Capitalization in German
Groß- und Kleinschreibung
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Capitalization in German
Groß- u. Kleinschreibung
Spelling Reform: Double-s
Spelling Reform: Newsstand
Reform der Reform
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But in all the wrangling over how German should be properly spelled there has been one prominent sacred cow: the capitalization of all nouns. German is the only language in the world that requires the capitalization of ALL nouns. There are only a few fringe groups calling for German capitalization rules similar to those in most other languages. Headquartered in Zurich, the Bund für vereinfachte rechtschreibung (note the spelling of the BVR's name, "Federation for simplified spelling") dates back to 1924. While there are a few rebels who write their German email like e.e. cummings, most German-speakers still cling to their sacred Großschreibung (capitalization). Although Kleinschreibung had its advocates, the framers of the 1996 German spelling reforms felt it was simply not politically feasible to call for the elimination of noun capitalization. As it was, they had quite enough controversy without adding Groß- und Kleinschreibung to the list.
In a way, leaving the noun-capitalization rule largely untouched was a good thing for students of German. It certainly makes it easier to spot a noun (das Substantiv, das Hauptwort) in German, something that many students find difficult to do in their own language! The rules for capitalization in German are in fact no more complicated than those for English or most other languages, but there are some differences that a student of German should be aware of. These differences can be a source of interference problems for someone learning German.
First of all, consider what must be capitalized in English but not in German: I/ich, American car/amerikanisches Auto and German wine/deutscher Wein (adjectives of nationality). Yes, it's a very short list!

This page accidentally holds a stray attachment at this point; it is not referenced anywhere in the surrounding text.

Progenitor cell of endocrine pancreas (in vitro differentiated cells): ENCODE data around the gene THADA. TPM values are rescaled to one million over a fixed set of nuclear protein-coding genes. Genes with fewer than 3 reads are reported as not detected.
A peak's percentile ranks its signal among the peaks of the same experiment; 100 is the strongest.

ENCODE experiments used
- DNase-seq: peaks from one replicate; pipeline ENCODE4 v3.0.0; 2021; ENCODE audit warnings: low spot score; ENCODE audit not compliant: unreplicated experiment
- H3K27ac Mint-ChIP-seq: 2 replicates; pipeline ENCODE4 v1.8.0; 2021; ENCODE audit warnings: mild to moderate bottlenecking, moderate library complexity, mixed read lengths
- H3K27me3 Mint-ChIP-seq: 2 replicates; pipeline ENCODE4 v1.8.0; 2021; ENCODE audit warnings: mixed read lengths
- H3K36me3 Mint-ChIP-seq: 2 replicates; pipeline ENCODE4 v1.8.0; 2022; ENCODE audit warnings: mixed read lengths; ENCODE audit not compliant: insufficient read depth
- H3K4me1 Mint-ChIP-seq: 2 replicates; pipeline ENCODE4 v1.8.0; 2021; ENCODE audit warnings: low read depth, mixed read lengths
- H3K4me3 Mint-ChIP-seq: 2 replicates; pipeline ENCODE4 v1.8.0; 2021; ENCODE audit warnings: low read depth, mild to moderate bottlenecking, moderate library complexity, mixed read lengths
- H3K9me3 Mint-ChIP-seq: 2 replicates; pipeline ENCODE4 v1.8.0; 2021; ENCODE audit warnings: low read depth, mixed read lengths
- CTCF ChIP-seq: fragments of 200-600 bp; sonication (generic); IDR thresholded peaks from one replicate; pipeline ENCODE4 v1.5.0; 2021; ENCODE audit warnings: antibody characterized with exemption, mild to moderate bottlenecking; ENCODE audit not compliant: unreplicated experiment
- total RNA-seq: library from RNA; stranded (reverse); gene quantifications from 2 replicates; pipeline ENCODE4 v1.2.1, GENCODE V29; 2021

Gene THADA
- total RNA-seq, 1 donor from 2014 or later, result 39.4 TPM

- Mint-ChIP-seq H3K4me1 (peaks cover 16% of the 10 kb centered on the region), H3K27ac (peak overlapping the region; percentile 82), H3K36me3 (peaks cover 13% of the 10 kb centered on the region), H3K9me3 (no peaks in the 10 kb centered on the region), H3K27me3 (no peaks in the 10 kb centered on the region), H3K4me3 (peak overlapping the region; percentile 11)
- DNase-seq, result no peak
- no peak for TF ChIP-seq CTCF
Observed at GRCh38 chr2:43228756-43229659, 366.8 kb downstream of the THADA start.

Going the other way, there is only one word (besides all nouns) that German capitalizes but English does not: Sie (the formal "you" and its variations, i.e., Ihnen, Ihr). Although many German speakers continue to capitalize the informal "you" forms (du, dich, ihr, euch, etc.) in a letter or email, under the new rules, the formal Sie is the only pronoun requiring capitalization. (A logical rule, since the capitalization of Sie expresses distance and formality versus the closeness and familiarity of du.)
With the exception of German's all-noun capitalization, English capitalizes most of the same things that German does: Henry/Heinrich, First Union Bank/Deutsche Bank, Ms. Smith/Frau Schmidt (proper names, titles); Friday/Freitag, Juni/June (days of the week and months; many other languages don't, including French, Spanish and Italian), and the first letter in a sentence.
German capitalization rules only become a bit tricky (even for Germans) when it comes to details like am besten (superlative) versus zum Besten (superlative phrase) and some changes resulting from spelling reform (heute Morgen, Rad fahren, auf Deutsch, etc.). On the next page you'll find more examples and a closer look at the rules of German capitalizationand its history.